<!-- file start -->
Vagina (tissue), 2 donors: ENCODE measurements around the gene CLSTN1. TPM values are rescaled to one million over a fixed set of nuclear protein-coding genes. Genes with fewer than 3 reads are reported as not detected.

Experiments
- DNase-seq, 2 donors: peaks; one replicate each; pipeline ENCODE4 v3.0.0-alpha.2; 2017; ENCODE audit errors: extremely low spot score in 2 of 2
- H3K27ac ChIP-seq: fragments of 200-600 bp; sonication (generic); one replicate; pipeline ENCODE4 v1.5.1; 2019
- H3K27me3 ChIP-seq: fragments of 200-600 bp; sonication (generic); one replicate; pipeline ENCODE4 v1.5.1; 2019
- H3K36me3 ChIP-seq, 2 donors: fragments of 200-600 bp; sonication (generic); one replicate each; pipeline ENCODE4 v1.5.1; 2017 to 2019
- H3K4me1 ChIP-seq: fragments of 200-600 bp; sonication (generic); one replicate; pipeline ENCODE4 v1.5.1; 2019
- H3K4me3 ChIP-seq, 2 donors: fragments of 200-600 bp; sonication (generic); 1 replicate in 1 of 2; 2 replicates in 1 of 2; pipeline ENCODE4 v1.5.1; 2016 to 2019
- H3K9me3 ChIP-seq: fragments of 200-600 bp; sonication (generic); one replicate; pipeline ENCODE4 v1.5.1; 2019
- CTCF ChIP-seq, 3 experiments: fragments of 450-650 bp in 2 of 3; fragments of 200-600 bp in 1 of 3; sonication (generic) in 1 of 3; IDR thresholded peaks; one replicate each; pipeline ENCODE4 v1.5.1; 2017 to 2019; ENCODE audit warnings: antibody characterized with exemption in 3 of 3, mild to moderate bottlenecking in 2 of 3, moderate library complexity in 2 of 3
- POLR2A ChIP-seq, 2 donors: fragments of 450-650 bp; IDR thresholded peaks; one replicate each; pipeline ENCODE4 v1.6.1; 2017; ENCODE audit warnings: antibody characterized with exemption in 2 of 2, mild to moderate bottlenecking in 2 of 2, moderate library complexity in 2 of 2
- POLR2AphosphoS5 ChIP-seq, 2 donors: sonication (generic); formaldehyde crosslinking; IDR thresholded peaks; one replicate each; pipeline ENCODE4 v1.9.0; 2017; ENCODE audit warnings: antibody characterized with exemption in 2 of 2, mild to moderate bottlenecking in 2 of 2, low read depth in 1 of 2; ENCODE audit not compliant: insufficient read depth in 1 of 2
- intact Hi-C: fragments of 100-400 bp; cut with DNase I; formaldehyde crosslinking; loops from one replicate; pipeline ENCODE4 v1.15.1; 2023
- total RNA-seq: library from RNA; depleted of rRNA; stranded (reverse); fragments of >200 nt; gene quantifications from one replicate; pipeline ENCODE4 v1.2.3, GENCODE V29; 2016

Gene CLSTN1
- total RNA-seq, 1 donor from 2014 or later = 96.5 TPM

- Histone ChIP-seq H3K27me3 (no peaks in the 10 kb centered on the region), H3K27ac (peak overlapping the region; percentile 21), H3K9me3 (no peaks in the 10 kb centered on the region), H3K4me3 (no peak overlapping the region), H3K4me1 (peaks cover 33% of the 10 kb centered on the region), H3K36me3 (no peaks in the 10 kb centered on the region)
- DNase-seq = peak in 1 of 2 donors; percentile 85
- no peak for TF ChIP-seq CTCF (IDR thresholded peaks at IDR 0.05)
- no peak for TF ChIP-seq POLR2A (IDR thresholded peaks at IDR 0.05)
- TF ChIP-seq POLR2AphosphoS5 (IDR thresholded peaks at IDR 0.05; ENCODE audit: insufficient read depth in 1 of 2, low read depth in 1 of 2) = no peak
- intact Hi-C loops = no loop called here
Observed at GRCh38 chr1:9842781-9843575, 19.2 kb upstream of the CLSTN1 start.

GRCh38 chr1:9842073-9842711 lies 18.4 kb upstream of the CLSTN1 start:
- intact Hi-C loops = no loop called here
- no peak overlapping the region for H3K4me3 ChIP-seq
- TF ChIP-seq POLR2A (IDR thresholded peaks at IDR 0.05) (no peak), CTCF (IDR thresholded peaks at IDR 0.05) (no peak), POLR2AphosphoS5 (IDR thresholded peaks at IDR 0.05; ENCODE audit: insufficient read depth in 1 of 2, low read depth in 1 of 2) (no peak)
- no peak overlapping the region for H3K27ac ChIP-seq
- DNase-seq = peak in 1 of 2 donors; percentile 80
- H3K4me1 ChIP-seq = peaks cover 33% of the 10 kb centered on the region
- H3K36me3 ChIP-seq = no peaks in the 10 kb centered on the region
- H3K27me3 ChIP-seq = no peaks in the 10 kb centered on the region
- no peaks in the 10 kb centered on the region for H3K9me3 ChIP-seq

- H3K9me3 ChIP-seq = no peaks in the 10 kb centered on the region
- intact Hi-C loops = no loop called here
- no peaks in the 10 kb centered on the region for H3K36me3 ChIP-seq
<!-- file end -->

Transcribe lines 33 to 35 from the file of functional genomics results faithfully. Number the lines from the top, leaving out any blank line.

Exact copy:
- no peaks in the 10 kb centered on the region for H3K9me3 ChIP-seq

- H3K9me3 ChIP-seq = no peaks in the 10 kb centered on the region
- intact Hi-C loops = no loop called here